AardvarkCompare.com has shared this information from the US Department of State
Bureau of Western Hemisphere Affairs
December 8, 2016
More information about Guatemala is available on the Guatemala Page and from other Department of State publications and other sources listed at the end of this fact sheet.
The United States established diplomatic relations with Guatemala in 1849 following its independence from Spain and the later dissolution of a federation of Central American states.
Beginning in 1960, forces carried out armed insurrection against the Guatemalan government. Peace accords ending the 36-year internal conflict were signed in 1996.
U.S. policy objectives in Guatemala include:
Supporting the institutionalization of democracy;
Encouraging respect for human rights and the rule of law, and the efficient functioning of the International Commission Against Impunity in Guatemala (CICIG), which was inaugurated in 2008;
Supporting broad-based economic growth and sustainable development and maintaining mutually beneficial trade and commercial relations, including ensuring that benefits of the U.S.-Central America-Dominican Republic Free Trade Agreement (CAFTA-DR) reach all sectors of the Guatemalan populace;
Cooperating to combat money laundering, corruption, narcotics trafficking, alien-smuggling, trafficking in persons (TIP), and other transnational crime, including through programs funded under the Central America Regional Security Initiative; and
Supporting Central American integration through support for resolution of border/territorial disputes.
U.S. Assistance to Guatemala
U.S. diplomatic engagement and assistance to Guatemala are guided by the U.S. Strategy for Engagement in Central America (Strategy). Announced in 2015, the Strategy is a multi-year effort focused on all the countries of Central America to promote an economically integrated region that is fully democratic; provides economic opportunities to its people; enjoys more accountable, transparent, and effective public institutions, and ensures a safe environment for its citizens. The surge in irregular migration to the United States from the Northern Triangle countries of El Salvador, Guatemala, and Honduras in 2014 was just one result of the region’s security, development, and governance challenges that will only continue to deteriorate if unaddressed. The Strategy focuses on three overarching lines of action: 1) enhancing citizen security; 2) promoting good governance; and 3) promoting prosperity and regional economic integration. The Strategy supports and complements the Alliance for Prosperity (A4P), a joint initiative adopted by the Governments of El Salvador, Guatemala, and Honduras in 2014 to improve economic opportunities for their citizens; enhance human capital development; improve public safety and enhance access to the legal system; and strengthen government institutions.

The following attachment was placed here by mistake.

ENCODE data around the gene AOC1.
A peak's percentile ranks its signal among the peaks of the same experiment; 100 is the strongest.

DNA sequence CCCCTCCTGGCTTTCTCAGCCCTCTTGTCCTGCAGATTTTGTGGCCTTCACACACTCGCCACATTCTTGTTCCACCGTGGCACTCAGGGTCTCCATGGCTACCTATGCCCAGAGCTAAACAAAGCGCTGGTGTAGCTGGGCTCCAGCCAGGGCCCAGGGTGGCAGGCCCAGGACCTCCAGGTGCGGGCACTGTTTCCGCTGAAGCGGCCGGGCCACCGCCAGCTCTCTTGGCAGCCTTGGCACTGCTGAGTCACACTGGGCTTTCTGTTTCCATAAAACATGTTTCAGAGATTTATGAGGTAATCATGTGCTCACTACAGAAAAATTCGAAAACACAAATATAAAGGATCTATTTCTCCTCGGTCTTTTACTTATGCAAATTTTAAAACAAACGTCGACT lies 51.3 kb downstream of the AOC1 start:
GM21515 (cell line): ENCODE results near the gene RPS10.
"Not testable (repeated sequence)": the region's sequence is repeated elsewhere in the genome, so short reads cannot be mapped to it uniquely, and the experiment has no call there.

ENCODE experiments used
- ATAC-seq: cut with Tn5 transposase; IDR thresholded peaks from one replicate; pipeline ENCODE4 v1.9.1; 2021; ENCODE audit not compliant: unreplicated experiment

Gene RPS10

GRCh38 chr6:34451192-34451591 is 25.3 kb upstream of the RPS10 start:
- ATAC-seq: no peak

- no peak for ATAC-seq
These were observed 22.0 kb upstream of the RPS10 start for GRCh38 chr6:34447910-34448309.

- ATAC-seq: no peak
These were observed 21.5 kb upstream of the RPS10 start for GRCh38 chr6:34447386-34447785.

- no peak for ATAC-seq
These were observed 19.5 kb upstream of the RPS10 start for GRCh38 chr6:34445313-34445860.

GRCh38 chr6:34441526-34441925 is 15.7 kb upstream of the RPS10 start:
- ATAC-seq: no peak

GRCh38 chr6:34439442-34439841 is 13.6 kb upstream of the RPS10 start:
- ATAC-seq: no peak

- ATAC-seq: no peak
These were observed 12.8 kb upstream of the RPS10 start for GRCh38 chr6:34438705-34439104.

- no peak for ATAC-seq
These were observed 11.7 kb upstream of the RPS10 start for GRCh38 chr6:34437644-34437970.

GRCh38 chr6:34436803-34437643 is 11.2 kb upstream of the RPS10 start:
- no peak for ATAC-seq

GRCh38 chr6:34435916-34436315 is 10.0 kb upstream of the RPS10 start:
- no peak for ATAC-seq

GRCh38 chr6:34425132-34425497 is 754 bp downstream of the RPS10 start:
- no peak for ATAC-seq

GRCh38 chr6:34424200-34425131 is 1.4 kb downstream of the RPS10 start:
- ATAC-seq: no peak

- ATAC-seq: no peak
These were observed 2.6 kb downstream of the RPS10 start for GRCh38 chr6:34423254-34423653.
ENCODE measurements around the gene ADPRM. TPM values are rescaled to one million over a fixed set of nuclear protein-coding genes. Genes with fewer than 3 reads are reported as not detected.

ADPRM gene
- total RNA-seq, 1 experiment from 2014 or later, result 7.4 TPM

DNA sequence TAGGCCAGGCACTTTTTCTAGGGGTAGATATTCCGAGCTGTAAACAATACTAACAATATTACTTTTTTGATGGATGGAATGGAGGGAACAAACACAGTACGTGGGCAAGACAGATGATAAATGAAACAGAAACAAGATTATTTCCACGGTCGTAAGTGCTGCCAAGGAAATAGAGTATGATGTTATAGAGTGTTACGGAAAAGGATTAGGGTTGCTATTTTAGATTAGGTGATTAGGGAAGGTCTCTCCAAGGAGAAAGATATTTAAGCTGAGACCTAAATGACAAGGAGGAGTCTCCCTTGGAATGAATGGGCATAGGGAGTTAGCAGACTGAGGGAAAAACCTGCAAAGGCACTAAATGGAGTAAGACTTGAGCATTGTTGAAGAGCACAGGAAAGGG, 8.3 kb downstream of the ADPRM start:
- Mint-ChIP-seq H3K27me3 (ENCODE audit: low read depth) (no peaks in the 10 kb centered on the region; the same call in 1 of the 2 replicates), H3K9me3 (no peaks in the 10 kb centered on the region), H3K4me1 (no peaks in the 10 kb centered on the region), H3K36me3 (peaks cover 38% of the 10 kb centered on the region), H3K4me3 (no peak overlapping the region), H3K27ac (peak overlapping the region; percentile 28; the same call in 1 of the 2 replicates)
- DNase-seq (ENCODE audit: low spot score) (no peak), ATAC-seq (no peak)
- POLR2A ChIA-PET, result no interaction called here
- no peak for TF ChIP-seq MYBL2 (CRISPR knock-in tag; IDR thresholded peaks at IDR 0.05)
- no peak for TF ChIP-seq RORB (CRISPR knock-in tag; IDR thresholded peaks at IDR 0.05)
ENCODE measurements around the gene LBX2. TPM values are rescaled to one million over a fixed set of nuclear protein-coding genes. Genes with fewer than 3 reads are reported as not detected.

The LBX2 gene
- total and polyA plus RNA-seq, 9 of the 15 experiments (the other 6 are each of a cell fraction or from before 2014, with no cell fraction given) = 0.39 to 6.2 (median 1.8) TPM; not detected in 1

Bilateral Economic Relations
The United States is one of Guatemala's largest trading partners. The two countries are parties to CAFTA-DR, which aims to facilitate trade and investment and further regional integration by eliminating tariffs, opening markets, reducing barriers to services, and promoting transparency. CAFTA-DR contains a chapter on investment similar to a bilateral investment treaty with the United States. U.S. exports to Guatemala include oil, agricultural products, articles donated for relief and low-value shipments, and machinery. U.S. imports from Guatemala include agricultural products, apparel, gold, and silver.
Guatemala's Membership in International Organizations
Guatemala and the United States belong to a number of the same international organizations, including the United Nations, Organization of American States, International Monetary Fund, World Bank, and World Trade Organization.
Guatemala maintains an embassy in the United States at 2220 R Street, NW, Washington, DC 20008 (tel. 202-745-4952).